In this COVID crazy world it can be hard to think straight. So much going on …
Despite the chaos, it’s important to stay on top of upskilling for your future.
Upskilling is a great way to give yourself a competitive edge. It can position you to move forward in your career when you’re ready or when a great opportunity pops up. It’s also essential because today’s workplace changes rapidly—you won’t want to be left behind.
Thoughts on upskilling
There are many layers of upskilling. It doesn’t always have to be a costly ‘big deal’ like enrolling in a long-term university degree. It can be a short course that’s inexpensive and quick. It doesn’t just involve hard skills, like getting accredited in a technical area (although this is valuable). It can involve developing your soft skills and/or transferrable skills. Whatever your choice, upskilling makes you more marketable.
Many only thinking about upskilling for their current role, but more jobseekers are upskilling so they’re ready for future roles and emerging trends in the job market.
SEEK reports, based on research published in December 2019, that “… the number of people upskilling for future roles rose from 52% to 57%, while those upskilling to help in their current role dropped from 69 per cent to 59 per cent.” SEEK also reports that the impact COVID-19 has had on the workforce means these figures will shift even more distinctly in future.
Seven ways to upskill for future
A quality mentor can teach you a great deal. They can inspire and direct you to skills you should develop. Options for finding a mentor include:
- at your place of work
- in an organisation you might be involved in out of work
- through your professional and personal networks.
Keeping up with changes in your industry
If you’re not on top of what changes are occurring in your industry, you’re likely missing out on upskilling to be ‘future ready’. This is the case with all industries, but especially with fast-paced ones like information and communications technology.
- Talk to your employer about what trends they see on the horizon.
- Talk to your industry body if you have one.
- Research online to discover how your industry is on the move and upskill accordingly.
- Sign up with a recruiter and talk to them about industry changes and requirements.
Exploring emerging industries
Emerging industries are ready for hiring new staff. Don’t get behind. Be proactive. To identify industries developing and market trends:
- research online
- talk to your industry body if you have one
- talk to a recruiter for help in identifying market trends
- keep an eye on the business news.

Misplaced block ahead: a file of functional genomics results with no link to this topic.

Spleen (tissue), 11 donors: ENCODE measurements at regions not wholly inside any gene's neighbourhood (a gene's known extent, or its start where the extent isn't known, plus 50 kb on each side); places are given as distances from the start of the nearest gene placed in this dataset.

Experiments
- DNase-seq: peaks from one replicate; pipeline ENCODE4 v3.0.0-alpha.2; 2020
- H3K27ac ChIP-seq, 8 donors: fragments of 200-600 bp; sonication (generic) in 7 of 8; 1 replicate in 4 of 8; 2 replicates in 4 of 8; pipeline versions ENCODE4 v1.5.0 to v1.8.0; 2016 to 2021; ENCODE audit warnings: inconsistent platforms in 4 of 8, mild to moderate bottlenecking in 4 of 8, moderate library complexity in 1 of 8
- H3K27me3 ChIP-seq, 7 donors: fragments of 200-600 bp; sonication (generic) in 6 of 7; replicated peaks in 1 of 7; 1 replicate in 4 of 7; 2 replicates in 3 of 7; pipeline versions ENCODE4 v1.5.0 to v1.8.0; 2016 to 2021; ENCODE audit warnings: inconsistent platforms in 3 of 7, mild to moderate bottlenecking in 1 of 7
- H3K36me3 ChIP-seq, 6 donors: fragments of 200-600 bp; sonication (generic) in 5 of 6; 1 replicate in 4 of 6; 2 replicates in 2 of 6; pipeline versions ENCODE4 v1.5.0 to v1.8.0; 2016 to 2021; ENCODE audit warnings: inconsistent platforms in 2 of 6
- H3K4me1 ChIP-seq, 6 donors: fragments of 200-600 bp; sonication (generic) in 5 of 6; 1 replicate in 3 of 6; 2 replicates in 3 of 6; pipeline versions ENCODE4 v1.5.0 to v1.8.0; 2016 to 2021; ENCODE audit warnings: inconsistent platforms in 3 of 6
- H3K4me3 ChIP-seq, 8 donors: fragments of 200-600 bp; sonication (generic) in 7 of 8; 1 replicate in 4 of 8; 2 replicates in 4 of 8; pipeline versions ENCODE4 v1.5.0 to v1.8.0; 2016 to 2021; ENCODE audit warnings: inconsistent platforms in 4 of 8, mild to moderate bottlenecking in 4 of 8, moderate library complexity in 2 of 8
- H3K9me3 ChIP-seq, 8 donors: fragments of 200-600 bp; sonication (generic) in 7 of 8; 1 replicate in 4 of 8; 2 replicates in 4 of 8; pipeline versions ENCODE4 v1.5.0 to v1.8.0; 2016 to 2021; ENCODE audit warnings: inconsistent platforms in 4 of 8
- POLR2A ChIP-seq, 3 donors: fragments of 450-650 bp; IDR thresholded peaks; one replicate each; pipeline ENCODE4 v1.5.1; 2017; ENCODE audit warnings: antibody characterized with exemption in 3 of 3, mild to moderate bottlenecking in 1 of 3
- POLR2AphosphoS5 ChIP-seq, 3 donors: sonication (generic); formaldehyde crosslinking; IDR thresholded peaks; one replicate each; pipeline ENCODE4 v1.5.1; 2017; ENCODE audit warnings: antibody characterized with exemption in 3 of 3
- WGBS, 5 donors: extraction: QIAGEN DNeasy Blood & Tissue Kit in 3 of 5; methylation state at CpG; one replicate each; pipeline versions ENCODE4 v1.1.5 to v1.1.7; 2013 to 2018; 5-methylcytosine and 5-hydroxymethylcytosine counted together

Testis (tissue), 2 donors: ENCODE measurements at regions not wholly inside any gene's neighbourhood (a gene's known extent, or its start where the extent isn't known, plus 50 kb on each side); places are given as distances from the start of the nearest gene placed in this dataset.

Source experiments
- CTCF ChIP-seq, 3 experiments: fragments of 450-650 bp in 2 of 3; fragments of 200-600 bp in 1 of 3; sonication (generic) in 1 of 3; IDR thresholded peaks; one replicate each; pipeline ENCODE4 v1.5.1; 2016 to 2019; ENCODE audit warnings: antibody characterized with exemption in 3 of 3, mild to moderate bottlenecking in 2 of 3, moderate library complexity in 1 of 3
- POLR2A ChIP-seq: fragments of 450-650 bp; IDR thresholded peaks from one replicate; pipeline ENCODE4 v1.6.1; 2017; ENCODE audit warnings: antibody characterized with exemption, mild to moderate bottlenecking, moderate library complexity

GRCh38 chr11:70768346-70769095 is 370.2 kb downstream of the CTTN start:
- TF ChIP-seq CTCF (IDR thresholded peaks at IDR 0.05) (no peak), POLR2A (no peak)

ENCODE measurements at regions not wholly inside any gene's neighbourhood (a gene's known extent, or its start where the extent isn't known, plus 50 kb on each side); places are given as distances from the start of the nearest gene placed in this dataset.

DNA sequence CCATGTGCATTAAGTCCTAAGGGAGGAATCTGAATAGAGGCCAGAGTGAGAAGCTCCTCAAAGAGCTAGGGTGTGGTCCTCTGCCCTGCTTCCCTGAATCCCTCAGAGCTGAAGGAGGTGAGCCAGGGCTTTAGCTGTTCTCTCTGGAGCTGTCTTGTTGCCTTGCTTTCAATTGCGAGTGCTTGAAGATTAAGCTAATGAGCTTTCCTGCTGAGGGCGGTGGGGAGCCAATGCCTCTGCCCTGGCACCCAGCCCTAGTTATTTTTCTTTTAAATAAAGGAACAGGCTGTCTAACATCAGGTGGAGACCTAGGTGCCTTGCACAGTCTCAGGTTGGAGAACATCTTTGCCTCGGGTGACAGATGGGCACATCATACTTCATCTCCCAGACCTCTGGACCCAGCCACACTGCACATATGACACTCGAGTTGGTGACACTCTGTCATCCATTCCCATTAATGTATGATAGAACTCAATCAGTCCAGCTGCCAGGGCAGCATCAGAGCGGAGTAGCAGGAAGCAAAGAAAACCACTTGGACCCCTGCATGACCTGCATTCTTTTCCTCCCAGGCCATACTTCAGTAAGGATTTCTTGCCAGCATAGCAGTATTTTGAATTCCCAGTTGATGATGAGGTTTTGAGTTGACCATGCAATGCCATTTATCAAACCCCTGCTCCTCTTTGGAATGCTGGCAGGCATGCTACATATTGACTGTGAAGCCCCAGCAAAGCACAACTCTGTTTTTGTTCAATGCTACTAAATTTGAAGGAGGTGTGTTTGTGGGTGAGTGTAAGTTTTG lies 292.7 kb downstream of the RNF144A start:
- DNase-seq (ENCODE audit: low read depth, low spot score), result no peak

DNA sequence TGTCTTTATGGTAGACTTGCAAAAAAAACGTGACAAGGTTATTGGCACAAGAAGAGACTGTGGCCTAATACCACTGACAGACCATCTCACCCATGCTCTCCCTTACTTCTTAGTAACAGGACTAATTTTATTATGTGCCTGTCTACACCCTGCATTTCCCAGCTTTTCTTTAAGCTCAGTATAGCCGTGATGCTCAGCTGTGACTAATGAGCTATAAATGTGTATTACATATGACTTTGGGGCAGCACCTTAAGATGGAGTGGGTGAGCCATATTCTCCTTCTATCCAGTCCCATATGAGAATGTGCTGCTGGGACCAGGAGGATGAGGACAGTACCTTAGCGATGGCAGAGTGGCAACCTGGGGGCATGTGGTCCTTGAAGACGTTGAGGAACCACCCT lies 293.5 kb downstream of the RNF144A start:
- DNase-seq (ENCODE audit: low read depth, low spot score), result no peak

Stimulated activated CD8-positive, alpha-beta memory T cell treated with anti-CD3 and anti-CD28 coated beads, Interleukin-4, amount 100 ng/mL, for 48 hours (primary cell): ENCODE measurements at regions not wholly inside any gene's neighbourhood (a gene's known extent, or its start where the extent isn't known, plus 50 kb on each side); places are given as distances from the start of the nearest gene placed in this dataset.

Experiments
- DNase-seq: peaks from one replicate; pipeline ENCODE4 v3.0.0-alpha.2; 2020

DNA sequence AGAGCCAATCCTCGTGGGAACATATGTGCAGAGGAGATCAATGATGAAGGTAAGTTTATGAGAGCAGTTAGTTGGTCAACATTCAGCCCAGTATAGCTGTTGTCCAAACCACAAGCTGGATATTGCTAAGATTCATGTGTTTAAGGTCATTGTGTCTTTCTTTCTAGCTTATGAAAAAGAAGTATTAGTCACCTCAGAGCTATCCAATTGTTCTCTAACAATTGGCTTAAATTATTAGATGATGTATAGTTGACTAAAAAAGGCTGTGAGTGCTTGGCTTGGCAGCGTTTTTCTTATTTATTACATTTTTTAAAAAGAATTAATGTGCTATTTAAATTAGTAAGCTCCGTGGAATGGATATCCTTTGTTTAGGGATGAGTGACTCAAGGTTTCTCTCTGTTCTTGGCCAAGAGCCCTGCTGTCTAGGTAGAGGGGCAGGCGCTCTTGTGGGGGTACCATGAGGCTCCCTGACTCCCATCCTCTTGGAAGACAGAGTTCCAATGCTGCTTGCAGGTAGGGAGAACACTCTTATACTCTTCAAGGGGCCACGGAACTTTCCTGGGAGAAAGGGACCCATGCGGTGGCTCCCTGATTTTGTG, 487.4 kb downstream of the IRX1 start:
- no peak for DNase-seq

Loads of short-term training opportunities are out there for the taking. This can include an online course or attending a virtual conference.
Virtual conferences are great because they don’t require travel which is currently restrictive in parts of Australia because of COVID. They also don’t require paying for flights, accommodation or other travel expenses.
Identify areas you can strengthen and go for it. This can even include your capacity to become super efficient with software programs like Word, Excel, Office and Outlook.
You can learn a lot through formal and informal networking.
Formal networking events often have an education component, like a reputable guest speaker. Informal networking can introduce you to new people who have their own sets of skills that might provide insights.
Networking can help you keep your finger on the pulse of employment trends. They can help you build skills and widen your network. The key is not to choose networking events willy-nilly and attend so many you’re worn out.
- Plan well.
- Be selective.
- Do your research into the best networking groups for your needs.
- Join a professional association.
- Subscribe to industry journals and newsletters.
Not only can volunteering be rewarding, it can teach you new things and develop your ability to think differently. You don’t have to volunteer in an organisation linked to your profession. Try something new.
Upskilling is not only great for your development, it’s looked upon favourably by employers. If an employer sees you have an appetite for learning and developing, and are prepared to go that extra mile to be a stronger contributor to the workforce, they’ll take notice.
Want to learn more?
Tips for mapping professional development
Six ways to excel at work
Are all recruitment agencies created equally?